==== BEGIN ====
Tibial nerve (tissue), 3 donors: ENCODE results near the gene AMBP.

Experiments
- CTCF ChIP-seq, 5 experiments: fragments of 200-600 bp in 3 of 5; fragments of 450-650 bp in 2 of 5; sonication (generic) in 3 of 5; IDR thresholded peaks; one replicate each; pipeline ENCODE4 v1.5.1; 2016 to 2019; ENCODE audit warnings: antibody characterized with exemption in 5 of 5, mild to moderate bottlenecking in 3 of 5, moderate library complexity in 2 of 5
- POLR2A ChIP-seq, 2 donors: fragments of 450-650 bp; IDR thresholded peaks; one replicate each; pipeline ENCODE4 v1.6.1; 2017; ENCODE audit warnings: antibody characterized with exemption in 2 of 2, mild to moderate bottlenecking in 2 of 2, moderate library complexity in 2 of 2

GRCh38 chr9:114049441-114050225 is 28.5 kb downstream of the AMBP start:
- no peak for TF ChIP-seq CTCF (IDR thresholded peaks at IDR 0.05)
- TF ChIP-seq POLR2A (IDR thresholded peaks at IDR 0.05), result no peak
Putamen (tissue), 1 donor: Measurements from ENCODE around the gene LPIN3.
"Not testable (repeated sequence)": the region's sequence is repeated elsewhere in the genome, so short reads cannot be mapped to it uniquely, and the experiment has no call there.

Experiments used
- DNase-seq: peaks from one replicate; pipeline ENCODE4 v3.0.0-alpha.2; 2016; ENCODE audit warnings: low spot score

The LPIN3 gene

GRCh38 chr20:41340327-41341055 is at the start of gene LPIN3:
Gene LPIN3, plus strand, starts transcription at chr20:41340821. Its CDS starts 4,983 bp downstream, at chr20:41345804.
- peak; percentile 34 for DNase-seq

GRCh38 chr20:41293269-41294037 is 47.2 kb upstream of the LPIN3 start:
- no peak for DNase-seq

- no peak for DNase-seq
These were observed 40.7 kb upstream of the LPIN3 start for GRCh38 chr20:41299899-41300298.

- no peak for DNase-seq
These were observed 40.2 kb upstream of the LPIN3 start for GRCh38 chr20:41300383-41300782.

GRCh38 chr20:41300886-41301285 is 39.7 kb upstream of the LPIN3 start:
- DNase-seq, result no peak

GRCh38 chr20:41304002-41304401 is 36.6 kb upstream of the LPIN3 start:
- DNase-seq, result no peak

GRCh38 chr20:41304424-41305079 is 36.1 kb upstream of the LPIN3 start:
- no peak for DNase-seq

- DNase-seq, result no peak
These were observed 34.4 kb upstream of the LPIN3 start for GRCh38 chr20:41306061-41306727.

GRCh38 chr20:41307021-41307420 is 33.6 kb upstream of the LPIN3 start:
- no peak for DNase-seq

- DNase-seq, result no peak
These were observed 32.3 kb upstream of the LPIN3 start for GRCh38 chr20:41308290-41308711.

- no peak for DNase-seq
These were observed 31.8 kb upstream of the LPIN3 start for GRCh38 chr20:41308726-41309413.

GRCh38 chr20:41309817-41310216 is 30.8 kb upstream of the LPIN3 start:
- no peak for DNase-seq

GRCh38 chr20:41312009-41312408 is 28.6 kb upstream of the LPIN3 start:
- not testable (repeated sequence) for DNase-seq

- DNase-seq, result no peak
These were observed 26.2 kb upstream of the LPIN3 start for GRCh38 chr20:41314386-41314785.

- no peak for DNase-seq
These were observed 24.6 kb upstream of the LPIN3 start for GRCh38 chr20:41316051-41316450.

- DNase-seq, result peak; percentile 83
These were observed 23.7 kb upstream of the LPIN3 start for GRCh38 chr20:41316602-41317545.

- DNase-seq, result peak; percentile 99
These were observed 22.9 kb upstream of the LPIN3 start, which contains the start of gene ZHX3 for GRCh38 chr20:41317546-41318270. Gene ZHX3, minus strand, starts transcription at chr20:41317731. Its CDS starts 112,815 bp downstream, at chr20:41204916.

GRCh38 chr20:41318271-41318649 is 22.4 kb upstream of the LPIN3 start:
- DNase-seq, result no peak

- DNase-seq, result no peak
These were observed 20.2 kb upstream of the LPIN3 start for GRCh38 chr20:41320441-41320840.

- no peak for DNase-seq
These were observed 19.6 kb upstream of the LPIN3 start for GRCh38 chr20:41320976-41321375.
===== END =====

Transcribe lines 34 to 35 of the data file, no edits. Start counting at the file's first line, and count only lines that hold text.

- no peak for DNase-seq
These were observed 31.8 kb upstream of the LPIN3 start for GRCh38 chr20:41308726-41309413.